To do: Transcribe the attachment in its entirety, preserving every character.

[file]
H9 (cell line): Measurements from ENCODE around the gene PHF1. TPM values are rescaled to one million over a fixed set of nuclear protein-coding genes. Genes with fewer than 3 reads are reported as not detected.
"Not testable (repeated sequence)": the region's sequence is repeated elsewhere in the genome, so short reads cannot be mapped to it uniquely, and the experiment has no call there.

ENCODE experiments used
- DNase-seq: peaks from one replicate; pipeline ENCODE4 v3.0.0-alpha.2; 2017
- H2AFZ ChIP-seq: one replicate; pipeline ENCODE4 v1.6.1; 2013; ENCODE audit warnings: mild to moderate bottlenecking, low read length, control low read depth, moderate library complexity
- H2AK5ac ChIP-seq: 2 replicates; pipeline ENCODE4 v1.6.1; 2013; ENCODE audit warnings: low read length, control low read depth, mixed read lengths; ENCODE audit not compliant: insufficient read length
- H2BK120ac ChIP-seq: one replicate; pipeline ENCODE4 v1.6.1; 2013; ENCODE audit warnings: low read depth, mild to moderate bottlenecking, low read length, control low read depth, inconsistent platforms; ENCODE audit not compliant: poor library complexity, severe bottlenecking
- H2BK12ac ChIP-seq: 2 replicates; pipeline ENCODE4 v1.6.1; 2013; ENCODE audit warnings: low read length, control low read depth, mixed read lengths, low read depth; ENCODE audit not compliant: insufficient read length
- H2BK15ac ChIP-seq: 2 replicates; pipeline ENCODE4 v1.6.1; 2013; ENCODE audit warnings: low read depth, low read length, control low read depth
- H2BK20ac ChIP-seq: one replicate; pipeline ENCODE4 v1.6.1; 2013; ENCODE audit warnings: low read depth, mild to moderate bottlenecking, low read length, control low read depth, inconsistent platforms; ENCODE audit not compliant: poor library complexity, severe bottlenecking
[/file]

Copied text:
H9 (cell line): Measurements from ENCODE around the gene PHF1. TPM values are rescaled to one million over a fixed set of nuclear protein-coding genes. Genes with fewer than 3 reads are reported as not detected.
"Not testable (repeated sequence)": the region's sequence is repeated elsewhere in the genome, so short reads cannot be mapped to it uniquely, and the experiment has no call there.

ENCODE experiments used
- DNase-seq: peaks from one replicate; pipeline ENCODE4 v3.0.0-alpha.2; 2017
- H2AFZ ChIP-seq: one replicate; pipeline ENCODE4 v1.6.1; 2013; ENCODE audit warnings: mild to moderate bottlenecking, low read length, control low read depth, moderate library complexity
- H2AK5ac ChIP-seq: 2 replicates; pipeline ENCODE4 v1.6.1; 2013; ENCODE audit warnings: low read length, control low read depth, mixed read lengths; ENCODE audit not compliant: insufficient read length
- H2BK120ac ChIP-seq: one replicate; pipeline ENCODE4 v1.6.1; 2013; ENCODE audit warnings: low read depth, mild to moderate bottlenecking, low read length, control low read depth, inconsistent platforms; ENCODE audit not compliant: poor library complexity, severe bottlenecking
- H2BK12ac ChIP-seq: 2 replicates; pipeline ENCODE4 v1.6.1; 2013; ENCODE audit warnings: low read length, control low read depth, mixed read lengths, low read depth; ENCODE audit not compliant: insufficient read length
- H2BK15ac ChIP-seq: 2 replicates; pipeline ENCODE4 v1.6.1; 2013; ENCODE audit warnings: low read depth, low read length, control low read depth
- H2BK20ac ChIP-seq: one replicate; pipeline ENCODE4 v1.6.1; 2013; ENCODE audit warnings: low read depth, mild to moderate bottlenecking, low read length, control low read depth, inconsistent platforms; ENCODE audit not compliant: poor library complexity, severe bottlenecking